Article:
How Albert Einstein, Steve Jobs, And Maria Popova Got More Creative

To be more creative yourself, listen to lessons from the masters.

How Albert Einstein, Steve Jobs, And Maria Popova Got More Creative

“We learn, from the time we’re little, the process of the scientific method–how to discover things–but we don’t teach the parallel art of how to invent things,” Stanford innovation scholar Tina Seelig told us, “That’s one of the reasons creativity seems so mysterious. We don’t, from the time they’re young, teach people the components of what you need to invent, as opposed to discover.”


And so we seek to discover how people invent, by dissecting their morning routines and unraveling the habits of what makes the Most Creative People–so that we normal folks may become more creative.

But as the ever-stimulating curator of interestingness, Maria Popova–herself a Most Creative Personcontends, creative work need not put the super into superlative.

It’s rather a matter of connecting dots–if you would listen to Albert Einstein, Steve Jobs, and the like.

Einstein: Creativity Is Combinatory Play.

Fast Company is no amalgam of Einsteins, but we’re smart enough to know that the German-born physicist knew a thing or two about knowing. As we’ve reported before, he had a delay-oriented form of problem solving: If given an hour to tackle a monstrous problem, he’d spend 55 minutes thinking about it and five minutes putting the solution together. His insight into creativity was of a similar depth.

As Popova notes, Einstein thought of creativity as “combinatorial play” between the ideas brewing inside your mind:

The words or the language, as they are written or spoken, do not seem to play any role in my mechanism of thought. The physical entities which seem to serve as elements in thought are certain signs and more or less clear images which can be “voluntarily” reproduced and combined. There is, of course, a certain connection between those elements and relevant logical concepts. It is also clear that the desire to arrive finally at logically connected concepts is the emotional basis of this rather vague play with the above-mentioned elements. But taken from a psychological viewpoint, this combinatory play seems to be the essential feature in productive thought–before there is any connection with logical construction in words or other kinds of signs which can be communicated to others.

The next question, then, is what is being so creatively combined. For this, we turn to a certain founder of Apple computers, who once noted the way his undergraduate classes in calligraphy shaped the design sensibility that would make Apple Apple.


Steve Jobs: The Dots Will Connect.

While creativity strikes us as mysterious, after hearing Jobs talk about it, the components seem obvious: We can only draw from the experiences we’ve had–and draw the lines between them.

Creativity is just connecting things. When you ask creative people how they did something, they feel a little guilty because they didn’t really do it, they just saw something. It seemed obvious to them after a while. That’s because they were able to connect experiences they’ve had and synthesize new things.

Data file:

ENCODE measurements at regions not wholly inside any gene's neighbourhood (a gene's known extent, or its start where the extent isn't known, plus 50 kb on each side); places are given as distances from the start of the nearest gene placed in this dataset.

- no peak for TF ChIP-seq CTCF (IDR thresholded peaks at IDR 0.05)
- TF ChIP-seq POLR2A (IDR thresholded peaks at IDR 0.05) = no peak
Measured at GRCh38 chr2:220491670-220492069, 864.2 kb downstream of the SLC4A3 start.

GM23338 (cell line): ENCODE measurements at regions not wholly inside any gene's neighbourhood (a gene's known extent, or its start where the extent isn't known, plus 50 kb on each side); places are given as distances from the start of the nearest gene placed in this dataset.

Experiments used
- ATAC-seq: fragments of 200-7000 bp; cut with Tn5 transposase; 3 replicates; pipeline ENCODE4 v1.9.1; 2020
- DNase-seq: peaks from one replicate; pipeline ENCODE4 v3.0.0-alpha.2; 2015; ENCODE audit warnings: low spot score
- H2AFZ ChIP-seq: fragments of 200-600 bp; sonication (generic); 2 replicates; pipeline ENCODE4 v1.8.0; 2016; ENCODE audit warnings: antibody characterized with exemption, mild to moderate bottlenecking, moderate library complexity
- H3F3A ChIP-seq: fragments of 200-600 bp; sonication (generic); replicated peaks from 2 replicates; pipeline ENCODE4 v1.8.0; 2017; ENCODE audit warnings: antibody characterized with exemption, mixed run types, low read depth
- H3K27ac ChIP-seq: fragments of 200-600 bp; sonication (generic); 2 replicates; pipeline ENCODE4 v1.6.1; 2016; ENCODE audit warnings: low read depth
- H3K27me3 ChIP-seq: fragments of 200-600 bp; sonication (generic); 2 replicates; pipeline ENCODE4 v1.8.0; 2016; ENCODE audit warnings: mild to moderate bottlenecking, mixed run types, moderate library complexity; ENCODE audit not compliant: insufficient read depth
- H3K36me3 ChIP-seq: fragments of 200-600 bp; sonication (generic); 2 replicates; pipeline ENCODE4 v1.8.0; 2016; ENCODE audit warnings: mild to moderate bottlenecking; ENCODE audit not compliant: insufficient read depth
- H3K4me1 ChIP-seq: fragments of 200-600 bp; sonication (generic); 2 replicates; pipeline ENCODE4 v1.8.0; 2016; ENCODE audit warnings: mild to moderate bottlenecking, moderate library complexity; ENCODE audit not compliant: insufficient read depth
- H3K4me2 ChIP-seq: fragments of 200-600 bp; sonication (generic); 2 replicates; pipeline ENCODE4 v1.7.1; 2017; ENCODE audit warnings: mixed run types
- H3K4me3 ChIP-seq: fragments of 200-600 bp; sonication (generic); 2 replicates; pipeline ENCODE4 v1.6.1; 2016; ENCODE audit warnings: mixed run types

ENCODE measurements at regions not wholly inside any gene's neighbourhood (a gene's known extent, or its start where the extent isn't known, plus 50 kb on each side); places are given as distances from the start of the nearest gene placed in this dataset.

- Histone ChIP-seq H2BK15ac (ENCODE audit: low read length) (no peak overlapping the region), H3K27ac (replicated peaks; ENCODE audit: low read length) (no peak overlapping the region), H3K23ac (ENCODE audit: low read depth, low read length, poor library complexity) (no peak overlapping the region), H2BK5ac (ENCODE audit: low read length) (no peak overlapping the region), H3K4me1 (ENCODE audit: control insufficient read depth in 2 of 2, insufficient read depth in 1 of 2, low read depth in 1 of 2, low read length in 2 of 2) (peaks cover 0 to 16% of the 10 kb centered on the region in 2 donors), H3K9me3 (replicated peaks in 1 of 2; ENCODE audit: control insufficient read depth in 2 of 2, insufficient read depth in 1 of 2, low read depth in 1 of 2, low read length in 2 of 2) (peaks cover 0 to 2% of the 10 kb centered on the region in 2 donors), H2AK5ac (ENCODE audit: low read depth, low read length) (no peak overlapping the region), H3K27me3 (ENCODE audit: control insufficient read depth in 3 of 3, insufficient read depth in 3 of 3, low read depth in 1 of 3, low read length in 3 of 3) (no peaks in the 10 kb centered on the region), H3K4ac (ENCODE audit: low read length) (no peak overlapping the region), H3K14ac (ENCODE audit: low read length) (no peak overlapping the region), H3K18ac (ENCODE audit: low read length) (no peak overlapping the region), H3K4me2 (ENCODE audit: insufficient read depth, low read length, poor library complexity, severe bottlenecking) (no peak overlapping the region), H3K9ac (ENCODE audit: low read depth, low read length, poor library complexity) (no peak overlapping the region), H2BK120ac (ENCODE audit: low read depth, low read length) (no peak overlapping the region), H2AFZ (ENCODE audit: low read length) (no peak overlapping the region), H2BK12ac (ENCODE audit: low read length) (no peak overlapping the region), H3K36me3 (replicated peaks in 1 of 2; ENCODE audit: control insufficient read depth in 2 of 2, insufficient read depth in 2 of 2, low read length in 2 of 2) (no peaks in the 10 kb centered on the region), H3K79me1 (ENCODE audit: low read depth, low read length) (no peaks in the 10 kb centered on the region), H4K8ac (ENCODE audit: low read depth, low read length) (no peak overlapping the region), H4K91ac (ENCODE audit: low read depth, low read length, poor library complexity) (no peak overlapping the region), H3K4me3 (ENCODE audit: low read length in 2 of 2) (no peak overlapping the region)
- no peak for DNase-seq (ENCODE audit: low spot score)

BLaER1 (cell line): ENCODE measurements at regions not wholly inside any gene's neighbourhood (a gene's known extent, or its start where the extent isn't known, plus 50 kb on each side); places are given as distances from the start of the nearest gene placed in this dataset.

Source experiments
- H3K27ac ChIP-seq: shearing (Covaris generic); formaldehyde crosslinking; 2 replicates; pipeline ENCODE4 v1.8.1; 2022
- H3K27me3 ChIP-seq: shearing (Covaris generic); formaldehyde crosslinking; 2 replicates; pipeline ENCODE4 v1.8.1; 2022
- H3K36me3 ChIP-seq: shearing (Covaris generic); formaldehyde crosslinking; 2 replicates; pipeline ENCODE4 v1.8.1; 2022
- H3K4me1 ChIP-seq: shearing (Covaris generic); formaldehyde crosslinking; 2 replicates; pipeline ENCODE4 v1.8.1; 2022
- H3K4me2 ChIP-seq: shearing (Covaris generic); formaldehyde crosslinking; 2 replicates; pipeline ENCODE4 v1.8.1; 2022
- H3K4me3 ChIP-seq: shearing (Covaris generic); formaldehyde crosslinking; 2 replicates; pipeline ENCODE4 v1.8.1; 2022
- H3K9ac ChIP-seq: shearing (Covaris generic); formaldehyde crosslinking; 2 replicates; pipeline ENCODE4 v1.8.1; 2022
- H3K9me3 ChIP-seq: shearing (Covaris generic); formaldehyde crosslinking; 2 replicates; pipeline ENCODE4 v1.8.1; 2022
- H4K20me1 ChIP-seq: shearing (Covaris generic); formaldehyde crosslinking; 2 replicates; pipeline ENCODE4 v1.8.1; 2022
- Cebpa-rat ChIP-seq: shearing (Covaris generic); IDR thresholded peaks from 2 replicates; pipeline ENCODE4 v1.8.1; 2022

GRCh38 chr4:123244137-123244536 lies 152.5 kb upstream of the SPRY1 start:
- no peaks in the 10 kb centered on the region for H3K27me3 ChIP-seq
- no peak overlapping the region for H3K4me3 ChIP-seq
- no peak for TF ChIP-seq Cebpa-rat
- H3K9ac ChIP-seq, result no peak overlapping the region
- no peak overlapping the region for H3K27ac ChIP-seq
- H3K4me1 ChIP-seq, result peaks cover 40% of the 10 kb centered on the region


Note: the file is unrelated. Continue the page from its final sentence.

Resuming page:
The reason creative folks can do that, Jobs says, is because they’ve either had more experiences than other folks or have thought more about their experiences; they’ve developed, as a younger Jobs said, a big bag of experiences to carry around with them.

“A lot of people in our industry haven’t had very diverse experiences,” Jobs said, predicting our woefully stunted career vocabulary. “So they don’t have enough dots to connect, and they end up with very linear solutions without a broad perspective on the problem. The broader one’s understanding of the human experience, the better design we will have.”

Getting your bag of experiences bigger

Knowing this, how do we get more of this raw material of creativity? One way is to have more expansive experiences–like, say, by using your vacation days to travel, as opposed to vacate.

Alternately, that expansiveness is available the next time you head out the door. To Seelig, the Stanford professor, the first step to becoming more creative is certain appreciative, inquisitive mindfulness: We need only to observe the world with acute focus.

As she trains her students at the to do:


I have my students go to the local shopping center for an assignment. They go into a whole bunch of stores and look at them with fresh eyes. We put together a detailed lab for them: Is the door open or shut? What is the font of the store’s name? How long does it take for someone to come and greet you? How high are the ceilings? What are the floors made of? What’s the soundtrack? What does it smell like?

When you realize that we’re influenced by so many things that we don’t even pay attention to, then you can start seeing the opportunities in your midst. If you don’t pay attention, not only do you not realize what’s affecting you, but you also don’t see the problems that can be turned into opportunities.

Hat tip: Brain Pickings

[Image: Flickr user John Verive]


About the author

Drake Baer was a contributing writer at Fast Company, where he covered work culture. He's the co-author of Everything Connects, a book about how intrapersonal, interpersonal, and organizational psychology shape innovation.